Wednesday, June 03, 2009

Titan v. Case: litigants may err in addressing proper presumptions?

Titan and Goodyear lost on a request for a preliminary injunction in a tractor tire design patent case.

Interesting text from the CAFC-->

In the appeal before us, the parties stated the issue as whether Case succeeded
before the trial court in raising a substantial question of invalidity. As we shall explain, when the issue is expressed only in terms of whether the alleged infringer raised a substantial question of invalidity, litigants may err in addressing the proper presumptions and burdens of proof in their case, and their arguments may reflect a possible misunderstanding of the applicable law.

Other text:

At trial, as we explained in our recent case of Technology Licensing Corp. v.
Videotek, Inc., 545 F.3d 1316, 1327 (Fed. Cir. 2008), an issued patent comes with a
statutory presumption of validity under 35 U.S.C. § 282. Because of this presumption,
an alleged infringer who raises invalidity as an affirmative defense has the ultimate
burden of persuasion to prove invalidity by clear and convincing evidence, as well as the initial burden of going forward with evidence to support its invalidity allegation.4 Tech. Licensing, 545 F.3d at 1327. Once the challenger presents initially persuasive evidence of invalidity, the burden of going forward shifts to the patentee to present contrary evidence and argument.

Before trial, when the question of validity arises at the preliminary injunction
stage, the application of these burdens and presumptions is tailored to fit the preliminary injunction context. To begin, the patent enjoys the same presumption of validity during preliminary injunction proceedings as at other stages of litigation. Canon Computer Sys., Inc. v. Nu-Kote Int’l, Inc., 134 F.3d 1085, 1088 (Fed. Cir. 1998).

While the evidentiary burdens at the preliminary injunction stage track the
burdens at trial, importantly the ultimate question before the trial court is different. As this court explained in New England Braiding Co. v. A.W. Chesterton Co., the trial court “does not resolve the validity question, but rather must . . . make an assessment of the persuasiveness of the challenger’s evidence, recognizing that it is doing so without all evidence that may come out at trial.” 970 F.2d 878, 882-83 (Fed. Cir. 1992). Instead of the alleged infringer having to persuade the trial court that the patent is invalid, at this stage it is the patentee, the movant, who must persuade the court that, despite the challenge presented to validity, the patentee nevertheless is likely to succeed at trial on the validity issue.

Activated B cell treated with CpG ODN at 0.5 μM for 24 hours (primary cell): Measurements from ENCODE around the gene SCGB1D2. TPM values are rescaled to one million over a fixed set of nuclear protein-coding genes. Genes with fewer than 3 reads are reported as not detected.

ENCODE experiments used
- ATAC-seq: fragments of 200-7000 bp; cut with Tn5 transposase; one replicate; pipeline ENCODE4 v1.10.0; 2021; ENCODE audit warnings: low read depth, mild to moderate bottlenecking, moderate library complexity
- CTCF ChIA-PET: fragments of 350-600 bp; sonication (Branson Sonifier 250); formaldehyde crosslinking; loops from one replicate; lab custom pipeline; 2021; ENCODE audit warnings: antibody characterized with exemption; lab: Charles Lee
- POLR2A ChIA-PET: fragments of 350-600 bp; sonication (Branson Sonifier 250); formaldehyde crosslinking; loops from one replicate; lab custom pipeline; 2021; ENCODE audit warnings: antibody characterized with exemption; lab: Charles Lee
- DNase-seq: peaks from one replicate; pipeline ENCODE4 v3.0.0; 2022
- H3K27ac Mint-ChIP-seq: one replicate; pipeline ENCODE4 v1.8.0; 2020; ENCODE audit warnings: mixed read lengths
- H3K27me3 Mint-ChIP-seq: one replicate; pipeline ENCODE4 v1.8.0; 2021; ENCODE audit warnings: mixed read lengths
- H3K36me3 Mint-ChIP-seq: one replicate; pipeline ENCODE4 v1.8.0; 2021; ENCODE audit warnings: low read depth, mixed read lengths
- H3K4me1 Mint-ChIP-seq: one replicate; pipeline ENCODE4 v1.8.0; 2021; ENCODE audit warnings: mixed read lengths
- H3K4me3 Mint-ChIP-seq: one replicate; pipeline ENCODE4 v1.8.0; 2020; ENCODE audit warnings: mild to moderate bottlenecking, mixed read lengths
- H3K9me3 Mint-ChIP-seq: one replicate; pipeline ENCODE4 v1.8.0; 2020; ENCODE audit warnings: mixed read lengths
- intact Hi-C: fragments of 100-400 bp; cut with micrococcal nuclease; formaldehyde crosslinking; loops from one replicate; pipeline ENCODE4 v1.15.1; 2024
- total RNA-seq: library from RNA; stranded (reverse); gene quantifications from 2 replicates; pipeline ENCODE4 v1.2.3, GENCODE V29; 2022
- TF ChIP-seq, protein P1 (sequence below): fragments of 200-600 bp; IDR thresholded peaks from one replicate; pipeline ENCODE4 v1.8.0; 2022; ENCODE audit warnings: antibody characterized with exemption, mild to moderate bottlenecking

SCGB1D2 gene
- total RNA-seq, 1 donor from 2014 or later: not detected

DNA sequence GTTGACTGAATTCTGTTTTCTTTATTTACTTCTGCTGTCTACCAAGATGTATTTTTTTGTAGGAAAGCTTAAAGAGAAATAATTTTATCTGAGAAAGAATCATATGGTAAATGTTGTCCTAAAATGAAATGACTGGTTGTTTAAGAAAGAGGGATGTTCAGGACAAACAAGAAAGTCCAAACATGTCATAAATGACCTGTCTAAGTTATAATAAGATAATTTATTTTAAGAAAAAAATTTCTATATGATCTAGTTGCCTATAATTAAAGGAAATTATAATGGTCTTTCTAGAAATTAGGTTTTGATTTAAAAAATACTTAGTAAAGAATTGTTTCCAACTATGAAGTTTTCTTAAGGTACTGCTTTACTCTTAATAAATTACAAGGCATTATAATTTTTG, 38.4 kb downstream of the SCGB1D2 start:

**In this case a design patent was at issue -->

Our precedents teach that “the ultimate inquiry under section 103 is whether the
claimed design would have been obvious to a designer of ordinary skill who designs
articles of the type involved.” Durling v. Spectrum Furniture Co., 101 F.3d 100, 103
(Fed. Cir. 1996) (citing In re Rosen, 673 F.2d 388, 390 (CCPA 1982)). Durling explains that this general principle translates into “whether one of ordinary skill would have combined teachings of the prior art to create the same overall visual appearance as the claimed design,” id. (citing In re Borden, 90 F.3d 1570, 1574 (Fed Cir 1996)), and that this in turn requires that “one must find a single reference, ‘a something in existence, the design characteristics of which are basically the same as the claimed design.’” Id. (quoting In re Rosen, 673 F.2d at 391). Once the primary reference is found, other “secondary” references “may be used to modify it to create a design that has the same overall visual appearance as the claimed design.” Id. Further, these secondary
references must be “‘so related [to the primary reference] that the appearance of certain
ornamental features in one would suggest the application of those features to the
other.’” Id. (quoting In re Borden, 90 F.3d at 1575 (alteration in original)).


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